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Kristin Smith, a patient navigator in oncofertility care, enlightens us on how she assists newly diagnosed cancer patients with their fertility preservation journey, at Northwestern University’s Lurie Cancer Center, in the USA. Note, this article pertains to practices in America.
As a patient navigator, I work with adolescents and young adults whose lives are upended by a major diagnosis like cancer.
Fortunately, modern advancements in cancer treatment protocols, coupled with widespread early detection programmes have led to extended life expectancy and improved survival rates. However, radical surgery, chemotherapy and/or radiation can leave patients infertile or unable to have biological children.
Ideally, the conversation regarding this impact of treatment on future fertility should be addressed as part of the initial, comprehensive care plan. Compressing all this information into a single consult during an existential crisis is difficult and studies find that only about half of patients recall having this conversation at all before treatment begins.
A patient navigator’s role in oncofertility care
A patient navigator is an individual who helps guide a patient through the complex healthcare system.
In this model (oncofertility), I help remove barriers that surround access to fertility preservation.
In my role, I often see patients the same day they have been diagnosed with cancer so that information and options related to fertility are explored as quickly as possible. As soon as a patient has decided that they would like to move forward with fertility preservation, I am able to co-ordinate their care plan appropriately.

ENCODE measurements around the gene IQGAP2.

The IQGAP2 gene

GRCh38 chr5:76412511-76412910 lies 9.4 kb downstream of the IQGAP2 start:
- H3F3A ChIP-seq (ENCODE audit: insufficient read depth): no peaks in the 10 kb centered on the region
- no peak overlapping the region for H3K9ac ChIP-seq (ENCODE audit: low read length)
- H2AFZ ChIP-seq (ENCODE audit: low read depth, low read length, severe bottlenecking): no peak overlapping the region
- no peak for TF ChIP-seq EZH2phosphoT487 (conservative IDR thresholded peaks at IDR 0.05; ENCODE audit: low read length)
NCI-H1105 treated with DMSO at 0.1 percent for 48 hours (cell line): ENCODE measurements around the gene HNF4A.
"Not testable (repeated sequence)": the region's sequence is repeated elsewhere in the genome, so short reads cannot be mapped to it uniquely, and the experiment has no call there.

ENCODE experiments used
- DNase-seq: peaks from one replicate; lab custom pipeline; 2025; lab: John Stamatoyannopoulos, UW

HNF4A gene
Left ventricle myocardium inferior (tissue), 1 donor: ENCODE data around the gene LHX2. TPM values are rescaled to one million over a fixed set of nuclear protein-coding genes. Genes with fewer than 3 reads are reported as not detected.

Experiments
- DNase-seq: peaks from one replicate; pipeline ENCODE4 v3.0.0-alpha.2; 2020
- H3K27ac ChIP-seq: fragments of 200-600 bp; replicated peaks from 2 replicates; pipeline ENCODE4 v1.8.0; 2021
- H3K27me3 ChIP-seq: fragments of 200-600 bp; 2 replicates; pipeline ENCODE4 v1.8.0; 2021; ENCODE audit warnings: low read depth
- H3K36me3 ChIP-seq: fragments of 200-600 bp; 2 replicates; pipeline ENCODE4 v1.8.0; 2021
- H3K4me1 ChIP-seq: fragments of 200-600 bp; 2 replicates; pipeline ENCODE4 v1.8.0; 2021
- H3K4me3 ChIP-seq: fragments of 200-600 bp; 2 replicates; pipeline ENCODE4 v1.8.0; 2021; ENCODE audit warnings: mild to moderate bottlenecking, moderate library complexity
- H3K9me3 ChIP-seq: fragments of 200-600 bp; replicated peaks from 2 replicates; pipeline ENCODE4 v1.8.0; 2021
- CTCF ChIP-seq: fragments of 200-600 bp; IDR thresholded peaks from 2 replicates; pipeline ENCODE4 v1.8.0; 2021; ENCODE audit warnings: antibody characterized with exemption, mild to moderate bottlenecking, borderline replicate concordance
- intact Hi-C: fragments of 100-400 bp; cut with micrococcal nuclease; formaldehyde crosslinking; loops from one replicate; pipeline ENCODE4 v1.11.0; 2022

At our institution, individuals looking for more information regarding egg, embryo and ovarian tissue banking are referred to our Fertility and Reproductive Medicine team.
Whereas individuals interested in sperm or testicular tissue banking are referred to our Reproductive Urology team. Physicians in both groups understand the urgent needs for an oncofertility patient and will adjust their schedules to accommodate a patient’s complex schedule.
Putting in place the next steps
After the initial consult with the physician team, I facilitate any additional next steps. This could involve working with a patient’s insurance to gain coverage for services or helping a patient apply to financial assistance programmes.
I serve as an advocate to my patients to ensure that the information shared is understood and that needs are being met as best as possible. Those needs don’t just include fertility. It is an important part of my role to know where to turn to when patients have oncology or other supportive service needs. I aim to serve as a great middle woman for patients so that they know we care for them as a person and not just for their disease.
Just as important as being there at the initial diagnosis, having a navigator walk through family planning after treatment is crucial. The amount of information gleaned and forgotten during an initial cancer diagnosis and treatment is significant and it is important to have continuity of care in survivorship.
Patients know they can call me at any time with questions about next steps in their reproductive health. Whether it’s to determine current fertility status or getting ready to use what was frozen, it’s imperative to have someone to help a patient forge this new path.
This role that I’ve been in for the last ten years has been an honour, a privilege and one that I treasure. We have so much more to continue to do in the field of oncofertility and I hope to continue to be at the front lines to help push both patient care and research forward.
CONTRIBUTOR – Kristin Smith
Kristin Smith is the programme manager for fertility preservation, at the Lurie Cancer Center at Northwestern University, in the USA. She also helps run the Oncofertility Professional Engagement Network (OPEN) of the Oncofertility Consortium by providing support across the world to providers who participate in the network.